Popular women’s head decoration
A Fascinator is a headpiece, a style of millinery. The word originally referred to a fine lacy head covering similar to a shawl and made from wool or lace.
Fascinator as a term had fallen pretty much into disuse by the 1970s, but by the early 21st century the term Fascinator has made a comeback, albeit the meaning has changed a bit. Fascinator is now used to describe a delicate and frivolous, to certain degrees, women’s head decoration worn.
A Fascinator may be worn instead of a hat to occasions where hats are traditionally worn such as weddings and christenings, or as an evening accessory where a Fascinator becomes a cocktail hat. Generally a Fascinator is worn with formal attire.
A Substantial Fascinator is a large sized Fascinator and have been in the Press lately due to Royal Ascot and Queen Elizabeth pronouncing new standards of dress requirement entry where a Substantial Fascinator is allowed rather than a standard Fascinator.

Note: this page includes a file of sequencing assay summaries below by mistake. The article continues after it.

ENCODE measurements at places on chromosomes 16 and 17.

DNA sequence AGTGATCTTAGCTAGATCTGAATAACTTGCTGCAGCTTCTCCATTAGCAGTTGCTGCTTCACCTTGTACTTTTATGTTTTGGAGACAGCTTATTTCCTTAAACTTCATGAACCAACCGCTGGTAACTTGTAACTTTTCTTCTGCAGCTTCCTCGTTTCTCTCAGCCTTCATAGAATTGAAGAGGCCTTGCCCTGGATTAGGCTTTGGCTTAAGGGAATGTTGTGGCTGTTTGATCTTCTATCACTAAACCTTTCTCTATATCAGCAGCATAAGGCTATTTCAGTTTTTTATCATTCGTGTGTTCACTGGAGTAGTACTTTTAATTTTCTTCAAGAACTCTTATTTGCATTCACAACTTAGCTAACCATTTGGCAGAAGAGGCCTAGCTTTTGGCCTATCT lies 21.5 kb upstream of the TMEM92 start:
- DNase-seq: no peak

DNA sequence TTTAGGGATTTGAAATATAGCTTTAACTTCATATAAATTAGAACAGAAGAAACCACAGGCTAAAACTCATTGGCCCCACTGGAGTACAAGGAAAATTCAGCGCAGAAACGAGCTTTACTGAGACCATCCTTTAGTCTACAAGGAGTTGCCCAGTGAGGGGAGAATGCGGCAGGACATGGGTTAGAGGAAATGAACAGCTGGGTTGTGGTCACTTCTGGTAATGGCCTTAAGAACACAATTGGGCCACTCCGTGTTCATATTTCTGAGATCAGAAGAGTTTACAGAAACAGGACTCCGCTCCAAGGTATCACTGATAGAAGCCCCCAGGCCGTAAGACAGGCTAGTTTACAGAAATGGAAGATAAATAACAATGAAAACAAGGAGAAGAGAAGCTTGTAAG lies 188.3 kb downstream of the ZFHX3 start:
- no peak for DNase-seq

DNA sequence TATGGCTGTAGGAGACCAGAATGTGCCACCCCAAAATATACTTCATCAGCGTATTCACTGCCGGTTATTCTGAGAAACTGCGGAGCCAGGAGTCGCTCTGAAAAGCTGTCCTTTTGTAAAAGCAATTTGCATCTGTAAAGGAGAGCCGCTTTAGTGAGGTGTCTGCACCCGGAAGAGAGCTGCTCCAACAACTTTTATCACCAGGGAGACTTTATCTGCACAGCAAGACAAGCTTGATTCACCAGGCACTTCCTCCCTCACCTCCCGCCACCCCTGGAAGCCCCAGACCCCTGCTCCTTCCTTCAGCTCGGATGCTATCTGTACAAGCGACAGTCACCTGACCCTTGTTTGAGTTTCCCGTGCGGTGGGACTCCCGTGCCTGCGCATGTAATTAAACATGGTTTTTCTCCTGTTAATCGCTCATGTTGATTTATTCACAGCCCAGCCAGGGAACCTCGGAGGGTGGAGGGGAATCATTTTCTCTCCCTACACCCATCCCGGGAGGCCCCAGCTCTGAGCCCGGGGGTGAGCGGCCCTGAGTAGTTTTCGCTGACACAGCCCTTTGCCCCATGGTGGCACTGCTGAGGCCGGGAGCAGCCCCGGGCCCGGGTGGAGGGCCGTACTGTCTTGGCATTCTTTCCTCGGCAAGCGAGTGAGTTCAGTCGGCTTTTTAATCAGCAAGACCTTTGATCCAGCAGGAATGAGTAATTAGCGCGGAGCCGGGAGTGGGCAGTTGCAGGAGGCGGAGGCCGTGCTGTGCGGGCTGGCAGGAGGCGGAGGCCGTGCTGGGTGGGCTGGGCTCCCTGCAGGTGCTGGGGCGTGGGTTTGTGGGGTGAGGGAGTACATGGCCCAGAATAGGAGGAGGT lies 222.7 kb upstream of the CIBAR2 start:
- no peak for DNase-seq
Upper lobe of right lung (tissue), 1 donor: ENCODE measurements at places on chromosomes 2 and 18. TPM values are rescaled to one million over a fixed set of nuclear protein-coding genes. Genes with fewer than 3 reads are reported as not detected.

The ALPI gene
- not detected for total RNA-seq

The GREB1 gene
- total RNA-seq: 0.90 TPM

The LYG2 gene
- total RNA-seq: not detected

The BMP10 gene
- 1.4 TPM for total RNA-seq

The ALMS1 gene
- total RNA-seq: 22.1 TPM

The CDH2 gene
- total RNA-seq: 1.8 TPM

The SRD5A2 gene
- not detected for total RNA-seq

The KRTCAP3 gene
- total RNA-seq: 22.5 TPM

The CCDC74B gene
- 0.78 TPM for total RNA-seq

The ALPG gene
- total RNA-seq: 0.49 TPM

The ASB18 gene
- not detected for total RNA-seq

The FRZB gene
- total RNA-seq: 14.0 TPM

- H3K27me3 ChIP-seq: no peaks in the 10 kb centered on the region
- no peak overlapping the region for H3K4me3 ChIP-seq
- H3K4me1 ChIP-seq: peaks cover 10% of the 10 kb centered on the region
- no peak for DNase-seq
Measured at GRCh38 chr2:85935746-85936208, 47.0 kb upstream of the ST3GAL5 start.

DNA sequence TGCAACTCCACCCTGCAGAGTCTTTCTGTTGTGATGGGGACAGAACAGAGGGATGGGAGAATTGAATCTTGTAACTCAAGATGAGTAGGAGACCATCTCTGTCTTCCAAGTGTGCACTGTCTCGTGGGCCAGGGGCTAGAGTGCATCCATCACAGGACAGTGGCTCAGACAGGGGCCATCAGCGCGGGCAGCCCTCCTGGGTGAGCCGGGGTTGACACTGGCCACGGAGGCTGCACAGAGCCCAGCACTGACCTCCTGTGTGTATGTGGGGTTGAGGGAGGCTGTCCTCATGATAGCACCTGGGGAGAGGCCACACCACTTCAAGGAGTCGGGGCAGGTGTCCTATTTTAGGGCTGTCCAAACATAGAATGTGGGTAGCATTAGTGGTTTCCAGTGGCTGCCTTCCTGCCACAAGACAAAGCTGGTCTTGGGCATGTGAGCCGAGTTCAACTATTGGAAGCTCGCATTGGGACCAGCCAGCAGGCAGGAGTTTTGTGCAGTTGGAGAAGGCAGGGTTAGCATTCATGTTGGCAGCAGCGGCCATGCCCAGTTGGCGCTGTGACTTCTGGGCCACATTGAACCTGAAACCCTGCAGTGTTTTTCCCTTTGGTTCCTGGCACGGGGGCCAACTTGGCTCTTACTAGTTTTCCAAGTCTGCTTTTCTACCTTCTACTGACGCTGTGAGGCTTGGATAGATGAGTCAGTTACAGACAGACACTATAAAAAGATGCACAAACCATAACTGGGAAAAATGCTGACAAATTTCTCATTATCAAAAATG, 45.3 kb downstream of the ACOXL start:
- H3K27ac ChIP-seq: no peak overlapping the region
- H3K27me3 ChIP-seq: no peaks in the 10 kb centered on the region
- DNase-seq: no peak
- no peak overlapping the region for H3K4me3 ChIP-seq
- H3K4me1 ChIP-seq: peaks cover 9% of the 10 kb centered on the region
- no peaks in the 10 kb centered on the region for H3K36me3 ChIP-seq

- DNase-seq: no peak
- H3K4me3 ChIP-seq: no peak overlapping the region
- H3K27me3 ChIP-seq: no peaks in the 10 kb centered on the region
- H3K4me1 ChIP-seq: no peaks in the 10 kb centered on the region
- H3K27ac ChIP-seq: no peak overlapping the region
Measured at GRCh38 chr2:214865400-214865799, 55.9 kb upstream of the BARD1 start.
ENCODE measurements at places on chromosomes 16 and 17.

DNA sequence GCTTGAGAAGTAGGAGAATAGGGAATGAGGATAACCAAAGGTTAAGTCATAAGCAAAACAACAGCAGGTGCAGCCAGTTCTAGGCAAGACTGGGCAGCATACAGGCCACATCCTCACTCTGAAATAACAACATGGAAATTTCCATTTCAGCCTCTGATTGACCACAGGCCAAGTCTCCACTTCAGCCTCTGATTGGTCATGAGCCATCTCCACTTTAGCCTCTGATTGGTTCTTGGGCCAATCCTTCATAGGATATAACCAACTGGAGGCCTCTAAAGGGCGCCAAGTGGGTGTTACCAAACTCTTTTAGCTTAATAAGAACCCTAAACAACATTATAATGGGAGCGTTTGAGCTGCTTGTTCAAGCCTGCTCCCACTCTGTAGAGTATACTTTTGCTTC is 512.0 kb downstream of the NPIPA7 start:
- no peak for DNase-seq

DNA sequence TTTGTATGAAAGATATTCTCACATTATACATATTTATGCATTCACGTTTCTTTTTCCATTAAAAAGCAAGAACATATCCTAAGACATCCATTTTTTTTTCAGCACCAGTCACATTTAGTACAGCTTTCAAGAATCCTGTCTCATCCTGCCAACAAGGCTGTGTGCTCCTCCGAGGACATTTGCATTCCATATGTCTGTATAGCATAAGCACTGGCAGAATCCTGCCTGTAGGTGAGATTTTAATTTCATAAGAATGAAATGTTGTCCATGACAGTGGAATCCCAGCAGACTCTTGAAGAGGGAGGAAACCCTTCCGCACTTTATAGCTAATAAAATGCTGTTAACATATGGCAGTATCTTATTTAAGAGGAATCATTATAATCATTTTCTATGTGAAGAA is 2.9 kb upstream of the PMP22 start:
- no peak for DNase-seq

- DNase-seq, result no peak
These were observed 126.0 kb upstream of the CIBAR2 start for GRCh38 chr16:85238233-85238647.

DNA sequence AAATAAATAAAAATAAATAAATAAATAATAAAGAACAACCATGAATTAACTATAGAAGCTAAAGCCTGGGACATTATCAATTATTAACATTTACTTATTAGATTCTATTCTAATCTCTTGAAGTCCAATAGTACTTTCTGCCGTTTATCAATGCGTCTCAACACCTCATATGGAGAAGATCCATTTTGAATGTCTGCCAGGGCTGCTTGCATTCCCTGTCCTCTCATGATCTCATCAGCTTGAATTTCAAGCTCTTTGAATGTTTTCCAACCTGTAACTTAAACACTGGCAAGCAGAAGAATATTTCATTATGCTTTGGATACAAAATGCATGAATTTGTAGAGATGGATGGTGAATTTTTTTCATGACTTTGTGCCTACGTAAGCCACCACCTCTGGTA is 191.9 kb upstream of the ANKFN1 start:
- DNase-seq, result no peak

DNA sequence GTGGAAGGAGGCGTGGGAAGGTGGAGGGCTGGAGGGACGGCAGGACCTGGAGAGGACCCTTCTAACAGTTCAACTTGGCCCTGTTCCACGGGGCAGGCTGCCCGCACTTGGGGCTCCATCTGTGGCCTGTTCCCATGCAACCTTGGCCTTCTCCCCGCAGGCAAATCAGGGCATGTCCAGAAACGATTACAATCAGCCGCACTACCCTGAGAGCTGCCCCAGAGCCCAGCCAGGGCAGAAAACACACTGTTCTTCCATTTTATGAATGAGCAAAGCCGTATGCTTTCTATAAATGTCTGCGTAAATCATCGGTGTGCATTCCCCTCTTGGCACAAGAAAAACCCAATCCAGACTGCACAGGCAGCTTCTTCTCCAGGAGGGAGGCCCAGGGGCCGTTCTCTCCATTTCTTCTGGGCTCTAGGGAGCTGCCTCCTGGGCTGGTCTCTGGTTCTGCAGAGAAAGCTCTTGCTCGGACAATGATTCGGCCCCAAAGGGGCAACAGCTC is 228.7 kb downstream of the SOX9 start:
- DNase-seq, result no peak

Modern fascinators are often made with feathers, flowers and beads. A comb, headband or clip is used to attach the Fascinator to the head. They are particularly popular at classic horse racing events such as the Grand National and the Melbourne Cup.
Some Brides choose to wear a Fascinator as an alternative to a bridal veil or hat, particularly if wearing a non-traditional wedding dress.
Famous Fascinator wearers
- Catherine, Duchess of Cambridge
- Queen Elizabeth II
- Camilla, Duchess of Cornwall
- Princess Beatrice
- Princess Eugenie
- Meghan, Duchess of Sussex.